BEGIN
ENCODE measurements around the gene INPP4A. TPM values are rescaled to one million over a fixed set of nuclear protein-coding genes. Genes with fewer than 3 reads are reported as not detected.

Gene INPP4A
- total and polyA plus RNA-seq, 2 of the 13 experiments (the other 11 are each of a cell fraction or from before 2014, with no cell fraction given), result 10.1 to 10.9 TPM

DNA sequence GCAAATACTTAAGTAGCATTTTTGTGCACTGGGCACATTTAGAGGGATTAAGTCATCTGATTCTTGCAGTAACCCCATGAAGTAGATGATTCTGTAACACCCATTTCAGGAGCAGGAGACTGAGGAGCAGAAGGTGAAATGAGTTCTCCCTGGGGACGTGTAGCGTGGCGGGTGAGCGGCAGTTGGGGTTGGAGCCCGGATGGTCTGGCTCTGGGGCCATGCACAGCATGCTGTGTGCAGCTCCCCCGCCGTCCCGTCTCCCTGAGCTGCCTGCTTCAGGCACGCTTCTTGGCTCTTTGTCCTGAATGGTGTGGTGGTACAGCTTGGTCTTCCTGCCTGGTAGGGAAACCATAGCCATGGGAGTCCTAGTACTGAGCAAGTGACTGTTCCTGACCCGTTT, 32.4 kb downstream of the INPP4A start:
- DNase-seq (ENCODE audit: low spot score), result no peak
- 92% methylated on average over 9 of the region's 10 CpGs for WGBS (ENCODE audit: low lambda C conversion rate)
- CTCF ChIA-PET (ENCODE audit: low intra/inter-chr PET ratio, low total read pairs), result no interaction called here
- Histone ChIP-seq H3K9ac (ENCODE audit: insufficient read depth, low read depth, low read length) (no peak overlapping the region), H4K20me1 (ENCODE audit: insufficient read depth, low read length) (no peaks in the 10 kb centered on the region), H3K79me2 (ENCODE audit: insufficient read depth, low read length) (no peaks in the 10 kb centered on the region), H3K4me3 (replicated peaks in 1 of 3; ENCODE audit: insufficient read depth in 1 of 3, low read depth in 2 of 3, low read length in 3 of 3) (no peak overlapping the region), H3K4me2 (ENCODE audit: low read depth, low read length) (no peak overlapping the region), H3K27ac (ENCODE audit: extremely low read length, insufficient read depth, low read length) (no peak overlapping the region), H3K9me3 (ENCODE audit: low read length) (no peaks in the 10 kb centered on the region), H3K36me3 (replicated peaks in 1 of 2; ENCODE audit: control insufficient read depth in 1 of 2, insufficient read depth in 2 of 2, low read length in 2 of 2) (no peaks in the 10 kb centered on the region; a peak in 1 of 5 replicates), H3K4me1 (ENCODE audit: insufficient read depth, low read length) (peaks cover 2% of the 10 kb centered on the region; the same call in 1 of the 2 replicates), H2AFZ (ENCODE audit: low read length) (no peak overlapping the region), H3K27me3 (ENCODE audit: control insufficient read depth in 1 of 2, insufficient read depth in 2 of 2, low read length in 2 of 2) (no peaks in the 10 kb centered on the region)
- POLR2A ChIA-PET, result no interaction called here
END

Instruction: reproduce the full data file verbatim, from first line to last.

ENCODE measurements around the gene INPP4A. TPM values are rescaled to one million over a fixed set of nuclear protein-coding genes. Genes with fewer than 3 reads are reported as not detected.

Gene INPP4A
- total and polyA plus RNA-seq, 2 of the 13 experiments (the other 11 are each of a cell fraction or from before 2014, with no cell fraction given), result 10.1 to 10.9 TPM

DNA sequence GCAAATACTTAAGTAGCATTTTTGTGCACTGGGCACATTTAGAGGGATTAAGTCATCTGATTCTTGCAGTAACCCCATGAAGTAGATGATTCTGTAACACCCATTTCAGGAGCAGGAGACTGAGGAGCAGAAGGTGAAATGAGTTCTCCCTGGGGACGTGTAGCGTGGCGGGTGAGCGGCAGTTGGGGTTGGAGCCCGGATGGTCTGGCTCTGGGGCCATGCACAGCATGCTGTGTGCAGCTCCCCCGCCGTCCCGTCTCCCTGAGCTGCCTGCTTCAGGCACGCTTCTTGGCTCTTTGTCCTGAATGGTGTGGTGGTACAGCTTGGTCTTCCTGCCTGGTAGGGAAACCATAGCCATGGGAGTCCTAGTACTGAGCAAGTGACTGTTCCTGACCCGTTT, 32.4 kb downstream of the INPP4A start:
- DNase-seq (ENCODE audit: low spot score), result no peak
- 92% methylated on average over 9 of the region's 10 CpGs for WGBS (ENCODE audit: low lambda C conversion rate)
- CTCF ChIA-PET (ENCODE audit: low intra/inter-chr PET ratio, low total read pairs), result no interaction called here
- Histone ChIP-seq H3K9ac (ENCODE audit: insufficient read depth, low read depth, low read length) (no peak overlapping the region), H4K20me1 (ENCODE audit: insufficient read depth, low read length) (no peaks in the 10 kb centered on the region), H3K79me2 (ENCODE audit: insufficient read depth, low read length) (no peaks in the 10 kb centered on the region), H3K4me3 (replicated peaks in 1 of 3; ENCODE audit: insufficient read depth in 1 of 3, low read depth in 2 of 3, low read length in 3 of 3) (no peak overlapping the region), H3K4me2 (ENCODE audit: low read depth, low read length) (no peak overlapping the region), H3K27ac (ENCODE audit: extremely low read length, insufficient read depth, low read length) (no peak overlapping the region), H3K9me3 (ENCODE audit: low read length) (no peaks in the 10 kb centered on the region), H3K36me3 (replicated peaks in 1 of 2; ENCODE audit: control insufficient read depth in 1 of 2, insufficient read depth in 2 of 2, low read length in 2 of 2) (no peaks in the 10 kb centered on the region; a peak in 1 of 5 replicates), H3K4me1 (ENCODE audit: insufficient read depth, low read length) (peaks cover 2% of the 10 kb centered on the region; the same call in 1 of the 2 replicates), H2AFZ (ENCODE audit: low read length) (no peak overlapping the region), H3K27me3 (ENCODE audit: control insufficient read depth in 1 of 2, insufficient read depth in 2 of 2, low read length in 2 of 2) (no peaks in the 10 kb centered on the region)
- POLR2A ChIA-PET, result no interaction called here